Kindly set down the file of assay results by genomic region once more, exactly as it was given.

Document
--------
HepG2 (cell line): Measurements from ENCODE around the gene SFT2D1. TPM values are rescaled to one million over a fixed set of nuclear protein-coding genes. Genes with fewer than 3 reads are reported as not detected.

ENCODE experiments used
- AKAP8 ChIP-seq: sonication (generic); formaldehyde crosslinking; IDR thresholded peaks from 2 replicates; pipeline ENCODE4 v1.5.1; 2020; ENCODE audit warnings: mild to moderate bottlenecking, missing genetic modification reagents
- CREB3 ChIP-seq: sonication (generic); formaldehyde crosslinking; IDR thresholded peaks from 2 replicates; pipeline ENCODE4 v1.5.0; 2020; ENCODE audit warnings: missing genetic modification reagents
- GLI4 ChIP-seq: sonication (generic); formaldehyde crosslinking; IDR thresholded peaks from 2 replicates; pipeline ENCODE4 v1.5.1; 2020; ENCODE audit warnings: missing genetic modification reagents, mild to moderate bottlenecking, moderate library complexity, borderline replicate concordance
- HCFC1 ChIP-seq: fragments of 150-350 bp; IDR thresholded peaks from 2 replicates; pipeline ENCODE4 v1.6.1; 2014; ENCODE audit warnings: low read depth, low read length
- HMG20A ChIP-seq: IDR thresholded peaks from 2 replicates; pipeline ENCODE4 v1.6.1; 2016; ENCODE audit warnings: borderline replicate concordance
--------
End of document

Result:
HepG2 (cell line): Measurements from ENCODE around the gene SFT2D1. TPM values are rescaled to one million over a fixed set of nuclear protein-coding genes. Genes with fewer than 3 reads are reported as not detected.

ENCODE experiments used
- AKAP8 ChIP-seq: sonication (generic); formaldehyde crosslinking; IDR thresholded peaks from 2 replicates; pipeline ENCODE4 v1.5.1; 2020; ENCODE audit warnings: mild to moderate bottlenecking, missing genetic modification reagents
- CREB3 ChIP-seq: sonication (generic); formaldehyde crosslinking; IDR thresholded peaks from 2 replicates; pipeline ENCODE4 v1.5.0; 2020; ENCODE audit warnings: missing genetic modification reagents
- GLI4 ChIP-seq: sonication (generic); formaldehyde crosslinking; IDR thresholded peaks from 2 replicates; pipeline ENCODE4 v1.5.1; 2020; ENCODE audit warnings: missing genetic modification reagents, mild to moderate bottlenecking, moderate library complexity, borderline replicate concordance
- HCFC1 ChIP-seq: fragments of 150-350 bp; IDR thresholded peaks from 2 replicates; pipeline ENCODE4 v1.6.1; 2014; ENCODE audit warnings: low read depth, low read length
- HMG20A ChIP-seq: IDR thresholded peaks from 2 replicates; pipeline ENCODE4 v1.6.1; 2016; ENCODE audit warnings: borderline replicate concordance